How to Have a Great Car Dealer Experience

Mercedes-Benz dealer

Car dealers don’t want to rip you off.

All dealerships are in business to make money, provide jobs that pay a decent wage, and build long-term relationships with customers. To succeed they know they have to treat their customers well from the first moment of contact.

There’s a common belief that dealers just want to take as much money as they can from a buyer, which has created a lot of fear in people when it’s time to visit a dealership.

Those fears are amplified when articles are posted that proclaim to show the buyer how to avoid getting ripped off. It’s true, dealers will try to sell you products or services that you don’t need or are not a good value, but all you have to do is prepare a little to make sure you know what to decline.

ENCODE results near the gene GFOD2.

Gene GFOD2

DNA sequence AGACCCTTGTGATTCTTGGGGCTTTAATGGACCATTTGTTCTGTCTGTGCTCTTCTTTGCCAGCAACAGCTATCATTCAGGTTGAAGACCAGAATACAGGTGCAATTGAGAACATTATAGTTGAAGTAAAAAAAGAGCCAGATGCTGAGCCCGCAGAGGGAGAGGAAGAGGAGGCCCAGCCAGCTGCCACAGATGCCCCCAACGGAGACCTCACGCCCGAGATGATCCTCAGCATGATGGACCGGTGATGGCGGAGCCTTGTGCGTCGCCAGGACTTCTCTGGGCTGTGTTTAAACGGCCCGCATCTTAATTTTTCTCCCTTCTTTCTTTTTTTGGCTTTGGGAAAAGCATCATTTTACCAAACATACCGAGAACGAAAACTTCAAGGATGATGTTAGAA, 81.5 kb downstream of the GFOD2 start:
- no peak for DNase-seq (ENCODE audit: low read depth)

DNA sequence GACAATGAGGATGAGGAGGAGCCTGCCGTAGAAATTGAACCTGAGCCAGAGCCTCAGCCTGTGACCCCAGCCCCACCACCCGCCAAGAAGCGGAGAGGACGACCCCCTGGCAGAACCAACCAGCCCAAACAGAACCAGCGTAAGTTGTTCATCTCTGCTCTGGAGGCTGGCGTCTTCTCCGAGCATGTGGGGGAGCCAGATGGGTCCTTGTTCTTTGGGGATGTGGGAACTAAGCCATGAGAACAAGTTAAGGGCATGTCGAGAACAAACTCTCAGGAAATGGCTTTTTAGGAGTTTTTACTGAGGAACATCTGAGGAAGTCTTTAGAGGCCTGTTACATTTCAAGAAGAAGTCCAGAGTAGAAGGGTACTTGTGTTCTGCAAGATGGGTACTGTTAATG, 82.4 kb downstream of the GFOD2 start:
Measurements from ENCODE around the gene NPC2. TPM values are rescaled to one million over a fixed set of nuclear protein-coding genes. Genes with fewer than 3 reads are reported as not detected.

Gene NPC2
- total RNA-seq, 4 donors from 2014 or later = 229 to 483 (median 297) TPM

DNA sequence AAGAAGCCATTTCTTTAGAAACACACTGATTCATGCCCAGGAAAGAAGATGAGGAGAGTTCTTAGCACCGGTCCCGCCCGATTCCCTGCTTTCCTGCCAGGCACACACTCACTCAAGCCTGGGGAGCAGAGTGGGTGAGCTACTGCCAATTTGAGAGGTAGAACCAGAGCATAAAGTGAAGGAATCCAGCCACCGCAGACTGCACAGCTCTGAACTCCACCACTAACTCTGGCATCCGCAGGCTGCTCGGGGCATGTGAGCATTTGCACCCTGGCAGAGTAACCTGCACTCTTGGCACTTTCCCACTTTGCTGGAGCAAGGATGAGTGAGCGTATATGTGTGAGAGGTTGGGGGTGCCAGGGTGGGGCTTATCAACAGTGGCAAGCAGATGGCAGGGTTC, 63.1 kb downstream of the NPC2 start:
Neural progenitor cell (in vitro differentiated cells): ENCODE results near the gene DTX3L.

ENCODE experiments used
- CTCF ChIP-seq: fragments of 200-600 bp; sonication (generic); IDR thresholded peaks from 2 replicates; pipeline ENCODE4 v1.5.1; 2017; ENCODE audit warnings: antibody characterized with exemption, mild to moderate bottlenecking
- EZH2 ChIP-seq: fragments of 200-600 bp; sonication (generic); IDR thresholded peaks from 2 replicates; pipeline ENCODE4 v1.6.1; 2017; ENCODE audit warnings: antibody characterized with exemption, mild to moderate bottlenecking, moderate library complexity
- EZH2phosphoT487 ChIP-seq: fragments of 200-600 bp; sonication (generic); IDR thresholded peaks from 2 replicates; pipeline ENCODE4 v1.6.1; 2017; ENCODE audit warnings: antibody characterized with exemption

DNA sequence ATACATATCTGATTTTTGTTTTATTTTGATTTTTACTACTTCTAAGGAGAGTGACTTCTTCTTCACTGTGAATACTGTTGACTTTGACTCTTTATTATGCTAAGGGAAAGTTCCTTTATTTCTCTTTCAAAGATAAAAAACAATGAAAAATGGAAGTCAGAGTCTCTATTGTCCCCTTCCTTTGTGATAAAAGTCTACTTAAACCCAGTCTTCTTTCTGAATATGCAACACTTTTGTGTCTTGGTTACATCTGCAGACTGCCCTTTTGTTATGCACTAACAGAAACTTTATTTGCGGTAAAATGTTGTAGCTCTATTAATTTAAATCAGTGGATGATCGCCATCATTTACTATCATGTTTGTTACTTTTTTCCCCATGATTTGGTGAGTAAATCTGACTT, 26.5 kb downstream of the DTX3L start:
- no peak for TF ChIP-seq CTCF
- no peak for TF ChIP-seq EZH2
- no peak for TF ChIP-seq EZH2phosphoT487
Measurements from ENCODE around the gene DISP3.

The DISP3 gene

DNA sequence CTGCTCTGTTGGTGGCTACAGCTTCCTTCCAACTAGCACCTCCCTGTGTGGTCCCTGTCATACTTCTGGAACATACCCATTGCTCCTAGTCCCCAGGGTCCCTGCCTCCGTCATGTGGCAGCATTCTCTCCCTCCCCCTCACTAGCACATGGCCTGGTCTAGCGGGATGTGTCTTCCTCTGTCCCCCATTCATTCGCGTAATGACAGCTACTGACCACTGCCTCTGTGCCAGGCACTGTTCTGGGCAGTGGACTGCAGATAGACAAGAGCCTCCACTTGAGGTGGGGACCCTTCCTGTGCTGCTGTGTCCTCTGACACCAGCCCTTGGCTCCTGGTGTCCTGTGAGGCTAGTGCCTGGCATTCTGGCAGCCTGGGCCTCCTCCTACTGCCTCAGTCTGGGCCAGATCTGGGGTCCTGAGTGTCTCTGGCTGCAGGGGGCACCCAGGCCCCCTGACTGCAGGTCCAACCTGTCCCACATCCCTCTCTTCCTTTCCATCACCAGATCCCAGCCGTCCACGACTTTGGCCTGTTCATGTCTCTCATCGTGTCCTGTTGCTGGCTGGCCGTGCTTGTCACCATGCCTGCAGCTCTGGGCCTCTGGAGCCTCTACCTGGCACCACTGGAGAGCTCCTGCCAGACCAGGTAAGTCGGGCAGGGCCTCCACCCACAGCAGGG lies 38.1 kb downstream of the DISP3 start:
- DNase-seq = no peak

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How To Avoid Buying a $30,000 Nissan Versa

2010 Nissan Versa

On the surface, it would seem like any moron wandering a dealer’s lot could pick out the $30,000 Nissan Versa and, you know, not buy it.

But sadly, spotting the outrageously expensive cars on the lot isn’t as easy as looking at the window sticker. There’s a sly game of profit-maximizing happening behind the scenes of most auto dealers.

This isn’t to say that salespeople are dishonest or trying to scam you. They aren’t. The vast majority are ethical businesspeople doing what they do best: trying to make money.

Whether you’re buying new or used, your job as a consumer is to give dealers as little money as possible. If you let them win, your sub-$20K Versa suddenly costs a lot more.

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